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Quick Take: Big Tech’s Q3 Earnings Have Big Implications for Media

Photo of Zach Fuller
by Zach Fuller

With US listed public companies’ quarterly earnings currently being drip-fed to Wall Street, here are two of the implications for Media and Advertising entities from Tech’s Big Four Q3 earnings:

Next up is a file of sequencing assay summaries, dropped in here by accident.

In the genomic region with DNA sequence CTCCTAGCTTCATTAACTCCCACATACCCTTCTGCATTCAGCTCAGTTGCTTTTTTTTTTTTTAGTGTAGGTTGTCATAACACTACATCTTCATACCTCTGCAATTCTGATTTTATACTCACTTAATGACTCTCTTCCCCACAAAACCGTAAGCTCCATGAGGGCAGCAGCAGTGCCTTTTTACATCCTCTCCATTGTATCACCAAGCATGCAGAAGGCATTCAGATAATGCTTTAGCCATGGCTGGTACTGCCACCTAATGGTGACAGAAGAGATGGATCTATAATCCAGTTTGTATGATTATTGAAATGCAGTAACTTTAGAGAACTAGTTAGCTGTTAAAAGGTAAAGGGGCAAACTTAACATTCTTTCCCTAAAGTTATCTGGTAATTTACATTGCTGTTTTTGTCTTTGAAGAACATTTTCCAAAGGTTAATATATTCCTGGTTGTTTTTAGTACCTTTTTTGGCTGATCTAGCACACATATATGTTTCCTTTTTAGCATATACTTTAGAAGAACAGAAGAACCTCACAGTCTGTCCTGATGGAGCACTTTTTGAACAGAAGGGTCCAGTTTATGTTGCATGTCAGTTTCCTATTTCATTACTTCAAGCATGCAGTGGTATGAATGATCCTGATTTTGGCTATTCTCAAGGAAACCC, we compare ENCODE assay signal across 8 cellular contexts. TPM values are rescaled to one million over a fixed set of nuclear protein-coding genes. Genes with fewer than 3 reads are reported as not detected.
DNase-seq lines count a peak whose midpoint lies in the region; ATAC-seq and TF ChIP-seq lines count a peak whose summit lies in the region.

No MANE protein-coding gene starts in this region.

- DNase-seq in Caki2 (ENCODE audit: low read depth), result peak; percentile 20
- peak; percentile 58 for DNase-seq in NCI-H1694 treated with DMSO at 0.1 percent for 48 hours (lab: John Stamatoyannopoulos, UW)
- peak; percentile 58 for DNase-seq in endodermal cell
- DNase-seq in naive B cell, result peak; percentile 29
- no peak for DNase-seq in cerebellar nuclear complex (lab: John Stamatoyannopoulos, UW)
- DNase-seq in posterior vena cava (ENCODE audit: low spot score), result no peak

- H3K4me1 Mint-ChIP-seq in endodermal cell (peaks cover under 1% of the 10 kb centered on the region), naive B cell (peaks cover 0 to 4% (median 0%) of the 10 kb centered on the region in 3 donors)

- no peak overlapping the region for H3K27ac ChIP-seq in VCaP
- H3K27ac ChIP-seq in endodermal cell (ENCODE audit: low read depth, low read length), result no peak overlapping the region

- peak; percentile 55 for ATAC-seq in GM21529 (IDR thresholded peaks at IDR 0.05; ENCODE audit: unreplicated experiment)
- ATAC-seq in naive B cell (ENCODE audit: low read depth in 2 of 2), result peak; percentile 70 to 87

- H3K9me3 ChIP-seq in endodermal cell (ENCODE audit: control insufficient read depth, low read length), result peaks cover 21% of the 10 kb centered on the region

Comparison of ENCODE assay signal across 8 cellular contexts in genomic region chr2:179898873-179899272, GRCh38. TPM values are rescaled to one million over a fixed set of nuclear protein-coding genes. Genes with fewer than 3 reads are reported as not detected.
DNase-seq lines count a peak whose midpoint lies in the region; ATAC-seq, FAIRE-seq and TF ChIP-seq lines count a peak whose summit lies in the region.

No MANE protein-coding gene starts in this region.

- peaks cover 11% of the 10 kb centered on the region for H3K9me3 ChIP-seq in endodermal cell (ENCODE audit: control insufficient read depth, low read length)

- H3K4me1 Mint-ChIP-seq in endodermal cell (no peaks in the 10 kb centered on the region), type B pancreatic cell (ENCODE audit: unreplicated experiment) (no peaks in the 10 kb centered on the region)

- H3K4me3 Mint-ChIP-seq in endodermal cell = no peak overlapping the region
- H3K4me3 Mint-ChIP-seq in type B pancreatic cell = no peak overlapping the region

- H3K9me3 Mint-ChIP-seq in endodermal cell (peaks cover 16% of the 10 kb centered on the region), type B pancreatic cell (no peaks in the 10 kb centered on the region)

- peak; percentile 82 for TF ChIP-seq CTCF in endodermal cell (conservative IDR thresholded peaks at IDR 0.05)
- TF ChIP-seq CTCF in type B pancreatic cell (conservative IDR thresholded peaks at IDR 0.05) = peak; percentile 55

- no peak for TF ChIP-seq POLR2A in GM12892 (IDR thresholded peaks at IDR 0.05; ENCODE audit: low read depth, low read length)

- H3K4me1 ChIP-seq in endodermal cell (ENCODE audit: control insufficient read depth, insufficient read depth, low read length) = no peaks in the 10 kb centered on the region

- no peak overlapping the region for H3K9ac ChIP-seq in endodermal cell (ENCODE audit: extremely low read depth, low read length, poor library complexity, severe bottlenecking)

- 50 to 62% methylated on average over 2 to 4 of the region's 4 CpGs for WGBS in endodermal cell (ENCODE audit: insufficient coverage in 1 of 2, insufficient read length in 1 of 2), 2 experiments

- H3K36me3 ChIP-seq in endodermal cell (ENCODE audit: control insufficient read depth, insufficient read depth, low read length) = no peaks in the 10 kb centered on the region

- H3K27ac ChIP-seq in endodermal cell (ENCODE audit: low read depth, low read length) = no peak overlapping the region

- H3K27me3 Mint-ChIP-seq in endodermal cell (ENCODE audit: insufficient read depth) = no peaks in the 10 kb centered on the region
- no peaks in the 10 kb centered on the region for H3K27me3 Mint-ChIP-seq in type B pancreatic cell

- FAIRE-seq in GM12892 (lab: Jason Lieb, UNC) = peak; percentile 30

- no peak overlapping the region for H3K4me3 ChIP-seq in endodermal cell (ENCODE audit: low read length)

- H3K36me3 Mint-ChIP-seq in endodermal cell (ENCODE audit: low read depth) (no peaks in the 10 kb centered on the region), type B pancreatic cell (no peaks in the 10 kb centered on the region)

Amazon’s Media Presence is Continuing to Grow: While Amazon did not break out its specific numbers around the nascent advertising and media group aspects of its business, its revenue defined as other, is alongside its emerging subscription revenue (Prime, Amazon Video etc), is the fastest growing element of the Amazon ecosystem. At USD 1,123million in Q3 revenue and 58% YoY growth, this was 36% higher growth than Amazon’s online store and 16% higher than its web services business. Whilst, this still only accounts for 2.6% of total revenue, it is a pertinent reminder of how successfully Amazon are diversifying their revenue streams. As warned by WPP CEO Martin Sorrell, Amazon are fast becoming a force to be recognised in the digital ad space currently defined by the duopoly of Facebook and Google. The Seattle Tech giant may continue to benefit from an agency landscape that may welcome a third player at the table to lessen their dependence on Facebook and Google.Google are not moving away from ad dependency as quickly as they would like: AI, Augmented Reality, Self-driving cars - if there is a trend in technology you can be sure Google are working on some iteration of it. However, this is yet to materialise into a meaningful revenue stream for the business outside of advertising on its search and its video assets (YouTube). Q3 2016 Ad revenue was 89% of Google’s total revenue, a year later and this dependence on advertising has only fallen to 87.6%. Whilst Google and Facebook control 57% of the total digital advertising market (and presently swallow up 99% of growth), they will soon be challenged by Amazon on this area. Yes, Google remains incredibly profitable (earnings outperformed Wall Street analyst expectations), but like Facebook it remains vulnerable unless it can find its next growth story. Apple was able to do this by moving from computers into electronics and smartphones, as have Amazon with the success of Amazon Web Services. Facebook and Google, rounding off Tech’s ‘Big Four’, are still far from achieving this security in revenue and safety from disruption of their core business.

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